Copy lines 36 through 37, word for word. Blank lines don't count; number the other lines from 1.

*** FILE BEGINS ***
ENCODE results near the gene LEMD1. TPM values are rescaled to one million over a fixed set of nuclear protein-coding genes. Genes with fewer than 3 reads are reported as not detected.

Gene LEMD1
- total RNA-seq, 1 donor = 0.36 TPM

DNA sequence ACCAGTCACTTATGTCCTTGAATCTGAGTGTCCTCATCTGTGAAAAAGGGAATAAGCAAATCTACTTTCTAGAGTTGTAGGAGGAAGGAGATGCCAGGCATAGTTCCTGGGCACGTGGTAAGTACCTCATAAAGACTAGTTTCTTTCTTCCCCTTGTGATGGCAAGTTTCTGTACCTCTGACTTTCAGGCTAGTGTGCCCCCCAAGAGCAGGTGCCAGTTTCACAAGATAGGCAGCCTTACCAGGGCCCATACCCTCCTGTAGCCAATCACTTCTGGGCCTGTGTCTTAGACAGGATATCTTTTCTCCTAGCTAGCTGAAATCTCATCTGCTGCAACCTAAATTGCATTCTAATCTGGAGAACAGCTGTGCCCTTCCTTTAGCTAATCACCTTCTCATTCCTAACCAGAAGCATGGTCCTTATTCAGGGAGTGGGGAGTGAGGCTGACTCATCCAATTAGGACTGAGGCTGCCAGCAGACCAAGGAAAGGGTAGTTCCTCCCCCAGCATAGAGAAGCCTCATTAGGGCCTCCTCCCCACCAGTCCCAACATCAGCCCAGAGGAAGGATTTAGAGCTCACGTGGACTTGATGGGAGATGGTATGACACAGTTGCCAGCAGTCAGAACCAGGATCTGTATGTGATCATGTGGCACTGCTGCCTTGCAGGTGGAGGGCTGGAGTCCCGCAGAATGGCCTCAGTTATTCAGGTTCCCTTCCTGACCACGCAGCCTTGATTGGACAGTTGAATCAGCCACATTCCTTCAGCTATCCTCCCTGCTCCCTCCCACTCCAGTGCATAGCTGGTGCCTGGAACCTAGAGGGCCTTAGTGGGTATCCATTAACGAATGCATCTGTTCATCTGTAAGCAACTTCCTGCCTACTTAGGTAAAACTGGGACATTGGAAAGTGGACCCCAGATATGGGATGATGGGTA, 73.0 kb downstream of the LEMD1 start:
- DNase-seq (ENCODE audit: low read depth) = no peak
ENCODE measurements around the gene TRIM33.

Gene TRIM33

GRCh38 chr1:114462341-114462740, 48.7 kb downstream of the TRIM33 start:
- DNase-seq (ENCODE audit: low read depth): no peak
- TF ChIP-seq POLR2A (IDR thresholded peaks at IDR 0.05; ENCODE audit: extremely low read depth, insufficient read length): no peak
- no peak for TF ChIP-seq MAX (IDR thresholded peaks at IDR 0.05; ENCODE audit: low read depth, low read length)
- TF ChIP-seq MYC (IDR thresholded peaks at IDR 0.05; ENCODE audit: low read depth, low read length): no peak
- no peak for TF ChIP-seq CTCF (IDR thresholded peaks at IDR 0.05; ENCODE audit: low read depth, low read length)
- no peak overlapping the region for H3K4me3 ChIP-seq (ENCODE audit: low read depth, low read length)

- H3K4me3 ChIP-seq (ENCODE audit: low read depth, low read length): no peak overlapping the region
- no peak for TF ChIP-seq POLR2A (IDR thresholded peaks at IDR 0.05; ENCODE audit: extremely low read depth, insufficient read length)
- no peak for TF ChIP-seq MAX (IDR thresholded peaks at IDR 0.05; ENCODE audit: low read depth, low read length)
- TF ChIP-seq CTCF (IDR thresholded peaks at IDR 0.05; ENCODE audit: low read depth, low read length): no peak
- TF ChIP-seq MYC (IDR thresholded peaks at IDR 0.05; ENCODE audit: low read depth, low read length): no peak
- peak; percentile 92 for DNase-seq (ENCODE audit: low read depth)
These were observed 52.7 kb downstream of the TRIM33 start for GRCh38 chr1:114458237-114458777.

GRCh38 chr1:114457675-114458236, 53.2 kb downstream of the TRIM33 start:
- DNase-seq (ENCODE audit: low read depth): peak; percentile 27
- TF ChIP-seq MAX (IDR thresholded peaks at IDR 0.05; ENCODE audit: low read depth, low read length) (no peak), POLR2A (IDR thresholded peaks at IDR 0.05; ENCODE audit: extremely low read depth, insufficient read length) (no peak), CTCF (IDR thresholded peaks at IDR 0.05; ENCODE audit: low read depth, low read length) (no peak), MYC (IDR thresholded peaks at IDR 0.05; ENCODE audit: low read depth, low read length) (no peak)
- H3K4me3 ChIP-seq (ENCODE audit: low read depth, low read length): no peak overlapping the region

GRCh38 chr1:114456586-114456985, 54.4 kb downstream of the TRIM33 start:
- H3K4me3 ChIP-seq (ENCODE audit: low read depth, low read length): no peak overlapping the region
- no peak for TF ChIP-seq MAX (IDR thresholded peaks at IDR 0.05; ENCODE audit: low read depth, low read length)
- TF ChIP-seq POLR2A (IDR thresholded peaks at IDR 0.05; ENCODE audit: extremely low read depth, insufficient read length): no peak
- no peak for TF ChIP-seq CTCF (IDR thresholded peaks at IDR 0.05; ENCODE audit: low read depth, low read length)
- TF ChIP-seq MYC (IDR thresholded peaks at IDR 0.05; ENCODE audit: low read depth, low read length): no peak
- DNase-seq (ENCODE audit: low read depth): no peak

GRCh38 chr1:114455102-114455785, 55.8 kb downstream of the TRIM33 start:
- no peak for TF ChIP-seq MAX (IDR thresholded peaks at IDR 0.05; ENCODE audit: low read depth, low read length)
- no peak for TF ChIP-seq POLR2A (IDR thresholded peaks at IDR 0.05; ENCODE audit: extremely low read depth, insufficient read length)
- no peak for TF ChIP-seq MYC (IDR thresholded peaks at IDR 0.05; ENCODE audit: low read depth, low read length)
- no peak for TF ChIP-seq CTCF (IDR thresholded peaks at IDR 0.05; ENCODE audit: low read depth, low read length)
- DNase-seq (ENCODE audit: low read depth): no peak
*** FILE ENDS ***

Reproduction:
- no peak for TF ChIP-seq MYC (IDR thresholded peaks at IDR 0.05; ENCODE audit: low read depth, low read length)
- no peak for TF ChIP-seq CTCF (IDR thresholded peaks at IDR 0.05; ENCODE audit: low read depth, low read length)